When I was a little kid, seemingly forever ago and only yesterday, Sunday morning was a big deal. My cousins and I spent almost every weekend at our grandparent’s house…so you already know the good times we would have. All of the lessons I didn’t learn from television, I learned from “Grandma and dem.”
Don’t be a tattle-tell. Clean up after yourself. Do the job right the first time or you’ll have to wake up at 4 in the morning to do it again. Everything you earn is better than anything handed to you. Hard head makes a soft bottom.
Sunday Morning was exciting though. We could hear our Grandparents waking up before the crack of dawn to do whatever it was they did to prepare the world for our awakened arrival. We knew it wouldn’t be long after that before they’d get us up to start the getting ready for church routine. I loved going to church! At school, I was an awkward kid: a little smarter than everyone else, less inclined to engage in hood shenanigans*, a momma’s boy, and generally confused about the ins and outs of social interactions. But at church I was awesome. I knew everyone and they knew me. I was involved in everything: youth choir, youth usher board, vacation bible school, all of the church plays and special programs. I was a star. Sunday morning meant going to church, the place where I was finally given some respect!
We’d load up in my Grandpa’s Cadillac and stop off at the local Hardees, where all of the employees happened to know him by name. He’d always order the sausage biscuit with extra gravy smothered over the biscuit. I can still taste the hash browns I’d get every week.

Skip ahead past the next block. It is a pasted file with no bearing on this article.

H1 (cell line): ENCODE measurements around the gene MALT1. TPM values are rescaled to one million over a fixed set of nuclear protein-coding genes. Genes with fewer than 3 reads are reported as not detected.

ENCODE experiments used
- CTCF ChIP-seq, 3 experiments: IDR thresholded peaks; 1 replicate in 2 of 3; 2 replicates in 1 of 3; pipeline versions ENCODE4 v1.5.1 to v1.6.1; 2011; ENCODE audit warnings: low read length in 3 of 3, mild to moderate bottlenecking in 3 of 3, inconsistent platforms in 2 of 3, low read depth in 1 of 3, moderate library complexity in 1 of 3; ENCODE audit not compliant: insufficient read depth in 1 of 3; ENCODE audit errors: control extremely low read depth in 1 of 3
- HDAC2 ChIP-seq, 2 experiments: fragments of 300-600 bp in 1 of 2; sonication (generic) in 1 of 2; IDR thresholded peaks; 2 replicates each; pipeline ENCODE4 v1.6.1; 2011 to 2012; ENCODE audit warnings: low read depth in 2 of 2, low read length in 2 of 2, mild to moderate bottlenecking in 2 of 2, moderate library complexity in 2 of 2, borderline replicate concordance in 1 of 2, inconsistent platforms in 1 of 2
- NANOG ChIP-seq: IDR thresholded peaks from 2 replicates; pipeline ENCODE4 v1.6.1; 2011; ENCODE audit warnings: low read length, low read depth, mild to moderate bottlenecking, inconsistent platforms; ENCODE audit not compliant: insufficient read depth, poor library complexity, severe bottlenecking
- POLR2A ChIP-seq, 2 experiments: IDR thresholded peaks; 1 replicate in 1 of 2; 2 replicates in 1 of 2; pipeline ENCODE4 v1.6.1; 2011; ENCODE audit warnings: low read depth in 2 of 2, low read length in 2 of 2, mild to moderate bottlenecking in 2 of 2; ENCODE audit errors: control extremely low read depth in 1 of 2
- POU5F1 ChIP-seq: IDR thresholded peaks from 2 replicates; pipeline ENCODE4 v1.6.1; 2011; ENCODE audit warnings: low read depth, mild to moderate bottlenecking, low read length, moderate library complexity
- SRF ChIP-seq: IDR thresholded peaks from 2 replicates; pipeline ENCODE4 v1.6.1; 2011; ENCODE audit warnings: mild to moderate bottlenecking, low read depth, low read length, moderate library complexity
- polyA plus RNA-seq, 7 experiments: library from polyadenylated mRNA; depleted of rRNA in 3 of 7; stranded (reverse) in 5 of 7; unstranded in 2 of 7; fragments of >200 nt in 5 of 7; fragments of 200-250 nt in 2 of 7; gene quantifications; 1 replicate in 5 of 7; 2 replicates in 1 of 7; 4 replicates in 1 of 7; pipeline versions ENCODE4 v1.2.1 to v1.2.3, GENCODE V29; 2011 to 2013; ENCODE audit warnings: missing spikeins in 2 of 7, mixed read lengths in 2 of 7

We had several rituals and habits that I won’t bore anyone with here, but the nostalgia I feel for playing the “Who’s the Turkey?” game with my cousins and grandpa sends shivers through my body.
That boy grew up into a teenager who couldn’t/didn’t spend weekends at his grandparent’s house. So Sunday Morning became something else for me altogether. It became the only time in the week my mother and I shared together, free from the stresses of high school and work, just the two of us. I still loved going to church, and I might as well had because you can believe I would have to go even if I didn’t. The only time we really talked to each other was during those short drives to and from church. Sunday morning meant connecting with the one person I had always loved even before I could form loving thoughts.
I didn’t know that losing my religion would also mean losing my Sunday Mornings. The rituals, the comfort, the connection, these things created me and now I’m creating something new. Sometimes on Sunday Morning I can feel the little boy who remains in this grown man’s body. He’s asking for consistency in practice, he wants to reach out and love something, he asks for pancakes to feel good. He’s a nice kid, not at all corrupted by the scars of life. I’m going to figure out how to feed him on Sunday Morning… I think he deserves it for sticking with me after all these years.
*(despite #TommyNeedsTwitter’s disbelief, yes I did grow up in the hood.)